Forestry production None
Human health Positive
Livestock production Negative
Native fauna None
Native flora Negative
Rare/protected species Negative
Tourism None
Trade/international relations None
Transport/travel None

Economic Impact

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There are costs associated with the control of S. trilobata in agricultural situations, though no figures are available. It is listed as a ‘principal’ weed in Trinidad (Holm et al., 1991). In Sri Lanka, it is a favoured host of Cuscuta campestris and could therefore contribute to the spread of this serious parasitic weed (Jayasinghe et al., 2004).

Environmental Impact

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Impact on Habitats

S. trilobata is an aggressive weed which forms a dense ground cover. This plant will spread rapidly excluding other ground cover vegetation. It has a vine-like habit and grows up into shrubs and trees thus retarding their growth. Batianoff and Franks (1997) reported that S. trilobata invaded the sandy beach fronts along the east coast of Queensland in Australia. Competition with other vegetation may be enhanced by allelopathic effects (Zhang et al., 2004), and the same allelopathic substances may also damage brine shrimps (Nie et al., 2004).

Impact on Biodiversity

S. trilobata has been ranked as a threatening invasive species that has invaded and affected the native biota of many areas in Hawaii, many other Pacific islands, the West Indies and southern Florida, USA, Central America, West Africa and Asia. In addition, it will also invade rainforest margins. The regeneration of native species in invaded areas can be inhibited due to rapid growth of S. trilobata and this can lead to reduction of biodiversity in invaded areas.

In South China, S. trilobata hybridization with the native congener Sphagneticola calendulacea is reported to threaten conservation of the native species (Wu et al., 2013).
 

Social Impact

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S. trilobata has an ornamental value. Subramanium (1996) reported that it could be maintained on fences, arches, compounds, building walls, trees, pillars and roofs to provide aesthetic appeal.

Risk and Impact Factors

Top of page Invasiveness
  • Invasive in its native range
  • Proved invasive outside its native range
  • Has a broad native range
  • Abundant in its native range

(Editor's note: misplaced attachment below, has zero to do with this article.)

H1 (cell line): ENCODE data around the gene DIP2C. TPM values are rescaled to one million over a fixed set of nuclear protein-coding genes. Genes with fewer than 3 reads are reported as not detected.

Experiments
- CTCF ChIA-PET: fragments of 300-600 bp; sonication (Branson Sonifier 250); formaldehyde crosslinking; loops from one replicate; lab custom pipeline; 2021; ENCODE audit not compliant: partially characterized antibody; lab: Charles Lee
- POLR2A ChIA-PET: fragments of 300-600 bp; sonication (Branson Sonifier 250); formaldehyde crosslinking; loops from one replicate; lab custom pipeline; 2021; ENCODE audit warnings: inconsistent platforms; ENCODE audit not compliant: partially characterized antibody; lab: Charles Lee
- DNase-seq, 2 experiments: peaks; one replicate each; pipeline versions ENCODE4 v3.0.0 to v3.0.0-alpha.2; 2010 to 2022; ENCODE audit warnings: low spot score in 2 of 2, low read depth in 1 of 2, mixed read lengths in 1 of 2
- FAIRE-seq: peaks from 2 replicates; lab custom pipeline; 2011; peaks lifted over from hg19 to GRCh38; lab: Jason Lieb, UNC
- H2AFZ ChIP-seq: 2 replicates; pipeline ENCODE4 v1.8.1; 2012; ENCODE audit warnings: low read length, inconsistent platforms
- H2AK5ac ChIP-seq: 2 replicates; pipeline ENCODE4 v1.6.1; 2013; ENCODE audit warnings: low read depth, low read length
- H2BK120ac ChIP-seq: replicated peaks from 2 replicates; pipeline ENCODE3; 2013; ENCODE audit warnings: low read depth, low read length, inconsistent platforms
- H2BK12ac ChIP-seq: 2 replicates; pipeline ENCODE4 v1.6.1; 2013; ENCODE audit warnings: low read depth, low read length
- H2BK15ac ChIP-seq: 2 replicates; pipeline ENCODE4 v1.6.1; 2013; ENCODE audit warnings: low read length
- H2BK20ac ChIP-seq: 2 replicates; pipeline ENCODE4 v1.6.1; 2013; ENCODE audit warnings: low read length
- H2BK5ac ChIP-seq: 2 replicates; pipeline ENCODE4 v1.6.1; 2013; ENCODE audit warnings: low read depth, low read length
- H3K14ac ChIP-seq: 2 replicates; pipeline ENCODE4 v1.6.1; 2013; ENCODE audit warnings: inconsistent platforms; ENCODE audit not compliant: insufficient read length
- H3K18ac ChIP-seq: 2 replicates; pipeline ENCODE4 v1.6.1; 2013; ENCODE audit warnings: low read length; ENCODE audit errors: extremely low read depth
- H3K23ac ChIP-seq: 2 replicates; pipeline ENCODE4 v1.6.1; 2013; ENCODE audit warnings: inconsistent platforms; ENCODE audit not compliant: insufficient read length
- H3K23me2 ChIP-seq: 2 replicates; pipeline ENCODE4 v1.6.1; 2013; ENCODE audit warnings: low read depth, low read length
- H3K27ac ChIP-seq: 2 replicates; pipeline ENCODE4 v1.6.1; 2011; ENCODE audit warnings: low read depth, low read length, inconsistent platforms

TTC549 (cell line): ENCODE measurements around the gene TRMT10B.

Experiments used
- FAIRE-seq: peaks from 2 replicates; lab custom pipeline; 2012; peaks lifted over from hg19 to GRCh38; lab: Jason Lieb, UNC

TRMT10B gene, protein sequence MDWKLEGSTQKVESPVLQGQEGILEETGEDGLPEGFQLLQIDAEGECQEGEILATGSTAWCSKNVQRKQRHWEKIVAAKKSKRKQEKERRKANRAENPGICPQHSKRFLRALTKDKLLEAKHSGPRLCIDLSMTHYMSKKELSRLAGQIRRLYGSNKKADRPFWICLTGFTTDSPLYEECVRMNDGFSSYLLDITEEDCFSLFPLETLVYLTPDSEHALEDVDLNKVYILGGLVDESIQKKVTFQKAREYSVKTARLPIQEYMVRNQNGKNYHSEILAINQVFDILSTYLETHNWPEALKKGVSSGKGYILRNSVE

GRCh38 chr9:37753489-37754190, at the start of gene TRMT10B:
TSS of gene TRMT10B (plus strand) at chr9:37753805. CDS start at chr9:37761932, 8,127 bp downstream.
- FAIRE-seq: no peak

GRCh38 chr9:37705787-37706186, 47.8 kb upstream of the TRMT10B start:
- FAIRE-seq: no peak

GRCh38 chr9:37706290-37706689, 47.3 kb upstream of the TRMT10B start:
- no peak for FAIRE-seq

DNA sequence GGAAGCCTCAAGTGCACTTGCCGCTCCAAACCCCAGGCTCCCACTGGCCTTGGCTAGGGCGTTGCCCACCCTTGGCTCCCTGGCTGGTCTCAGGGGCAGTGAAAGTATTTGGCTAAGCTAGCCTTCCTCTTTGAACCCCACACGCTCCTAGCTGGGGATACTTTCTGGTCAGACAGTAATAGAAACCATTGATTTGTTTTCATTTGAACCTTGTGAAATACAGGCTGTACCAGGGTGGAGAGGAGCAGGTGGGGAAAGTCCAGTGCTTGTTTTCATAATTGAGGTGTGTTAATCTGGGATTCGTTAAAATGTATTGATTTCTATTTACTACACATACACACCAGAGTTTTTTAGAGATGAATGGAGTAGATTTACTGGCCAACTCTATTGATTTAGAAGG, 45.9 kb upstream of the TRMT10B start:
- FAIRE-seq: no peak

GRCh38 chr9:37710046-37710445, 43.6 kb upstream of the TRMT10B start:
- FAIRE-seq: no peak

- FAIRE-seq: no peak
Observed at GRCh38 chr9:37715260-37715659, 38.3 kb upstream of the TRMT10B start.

• Highly adaptable to different environments
  • Is a habitat generalist
  • Pioneering in disturbed areas
  • Long lived
  • Fast growing
  • Has propagules that can remain viable for more than one year
  • Reproduces asexually
Impact outcomes
  • Damaged ecosystem services
  • Ecosystem change/ habitat alteration
  • Monoculture formation
  • Negatively impacts agriculture
  • Negatively impacts forestry
  • Negatively impacts tourism
  • Reduced amenity values
  • Reduced native biodiversity
  • Threat to/ loss of endangered species
Impact mechanisms
  • Allelopathic
  • Competition - monopolizing resources
  • Competition - smothering
  • Interaction with other invasive species
  • Rapid growth
Likelihood of entry/control
  • Highly likely to be transported internationally deliberately
  • Difficult to identify/detect as a commodity contaminant
  • Difficult/costly to control

Uses

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S. trilobata provides an excellent ground cover and is especially good for soil retention and erosion control. Farmers in Indonesia believe it enhances soil fertility (Handayani et al., 2006). S. trilobata is very attractive because of nearly constant and prolific blooming of yellow daisy-like flowers. Therefore it is used in many landscape practices and mass planting such as under trees, open areas, around rocks and ponds as a covering in parkways and on walls or in pots. Furthermore, this species is excellent for erosion control on slopes and banks because it roots where the stems come in contact with soil. S. trilobata can also be used successfully as a companion crop to combat silver leaf whitefly (Bemisia tabaci), an important vegetable pest in Puerto Rico, the southern USA and the Caribbean Basin.